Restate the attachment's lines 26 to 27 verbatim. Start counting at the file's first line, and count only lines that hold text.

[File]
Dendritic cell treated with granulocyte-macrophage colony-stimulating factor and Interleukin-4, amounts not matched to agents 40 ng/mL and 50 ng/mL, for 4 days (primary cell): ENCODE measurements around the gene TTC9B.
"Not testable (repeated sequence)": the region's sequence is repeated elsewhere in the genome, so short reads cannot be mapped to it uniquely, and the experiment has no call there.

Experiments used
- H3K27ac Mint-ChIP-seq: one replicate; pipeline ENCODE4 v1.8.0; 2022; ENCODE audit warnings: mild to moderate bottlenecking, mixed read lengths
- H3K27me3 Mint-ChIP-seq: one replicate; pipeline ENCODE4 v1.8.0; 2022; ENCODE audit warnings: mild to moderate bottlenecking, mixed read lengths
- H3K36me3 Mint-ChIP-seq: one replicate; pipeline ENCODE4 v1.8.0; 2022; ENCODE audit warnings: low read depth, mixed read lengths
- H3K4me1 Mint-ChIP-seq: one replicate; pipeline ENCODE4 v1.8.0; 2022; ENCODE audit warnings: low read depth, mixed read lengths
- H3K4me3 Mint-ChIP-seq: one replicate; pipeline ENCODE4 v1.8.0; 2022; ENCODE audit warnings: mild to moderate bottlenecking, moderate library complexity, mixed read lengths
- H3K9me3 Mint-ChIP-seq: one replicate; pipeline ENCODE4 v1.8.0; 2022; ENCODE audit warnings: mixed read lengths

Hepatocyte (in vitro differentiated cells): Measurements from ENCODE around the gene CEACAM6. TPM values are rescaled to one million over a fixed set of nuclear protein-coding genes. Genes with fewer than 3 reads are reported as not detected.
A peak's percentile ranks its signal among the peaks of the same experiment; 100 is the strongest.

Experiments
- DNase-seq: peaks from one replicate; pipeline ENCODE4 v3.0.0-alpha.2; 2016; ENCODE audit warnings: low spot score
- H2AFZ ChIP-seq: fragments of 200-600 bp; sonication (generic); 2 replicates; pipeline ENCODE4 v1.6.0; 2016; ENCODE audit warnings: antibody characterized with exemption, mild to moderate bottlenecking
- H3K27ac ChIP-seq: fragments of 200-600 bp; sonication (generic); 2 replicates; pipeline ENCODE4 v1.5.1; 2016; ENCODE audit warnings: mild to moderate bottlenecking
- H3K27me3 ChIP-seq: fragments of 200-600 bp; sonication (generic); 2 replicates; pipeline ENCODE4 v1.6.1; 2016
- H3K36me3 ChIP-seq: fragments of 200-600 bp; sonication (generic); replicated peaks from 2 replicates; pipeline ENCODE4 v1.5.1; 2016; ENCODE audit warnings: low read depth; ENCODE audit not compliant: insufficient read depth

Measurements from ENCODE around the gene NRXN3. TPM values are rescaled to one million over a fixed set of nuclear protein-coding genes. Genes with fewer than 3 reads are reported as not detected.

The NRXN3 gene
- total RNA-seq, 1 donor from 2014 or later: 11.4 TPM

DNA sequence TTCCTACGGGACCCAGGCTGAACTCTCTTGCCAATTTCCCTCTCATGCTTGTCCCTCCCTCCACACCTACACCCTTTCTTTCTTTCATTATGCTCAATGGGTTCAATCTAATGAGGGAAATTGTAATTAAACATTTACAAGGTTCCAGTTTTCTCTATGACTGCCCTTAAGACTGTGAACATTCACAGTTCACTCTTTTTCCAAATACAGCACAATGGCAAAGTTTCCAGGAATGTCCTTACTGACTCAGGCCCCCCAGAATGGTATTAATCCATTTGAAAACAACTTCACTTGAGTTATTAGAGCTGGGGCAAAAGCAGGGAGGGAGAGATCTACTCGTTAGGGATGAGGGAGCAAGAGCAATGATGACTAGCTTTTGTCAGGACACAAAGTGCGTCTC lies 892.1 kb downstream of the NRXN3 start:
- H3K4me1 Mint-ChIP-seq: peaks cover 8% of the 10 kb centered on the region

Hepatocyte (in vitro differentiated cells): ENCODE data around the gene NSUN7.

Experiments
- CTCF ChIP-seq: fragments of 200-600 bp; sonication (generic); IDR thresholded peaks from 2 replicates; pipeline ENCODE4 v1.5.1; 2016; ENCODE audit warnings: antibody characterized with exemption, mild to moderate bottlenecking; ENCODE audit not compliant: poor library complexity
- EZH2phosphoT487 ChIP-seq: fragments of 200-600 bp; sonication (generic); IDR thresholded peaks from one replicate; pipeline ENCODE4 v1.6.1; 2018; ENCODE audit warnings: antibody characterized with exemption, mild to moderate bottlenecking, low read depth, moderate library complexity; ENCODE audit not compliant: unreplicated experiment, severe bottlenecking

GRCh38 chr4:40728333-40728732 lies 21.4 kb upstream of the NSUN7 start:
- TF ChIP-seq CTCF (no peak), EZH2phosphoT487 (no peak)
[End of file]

- EZH2phosphoT487 ChIP-seq: fragments of 200-600 bp; sonication (generic); IDR thresholded peaks from one replicate; pipeline ENCODE4 v1.6.1; 2018; ENCODE audit warnings: antibody characterized with exemption, mild to moderate bottlenecking, low read depth, moderate library complexity; ENCODE audit not compliant: unreplicated experiment, severe bottlenecking

GRCh38 chr4:40728333-40728732 lies 21.4 kb upstream of the NSUN7 start: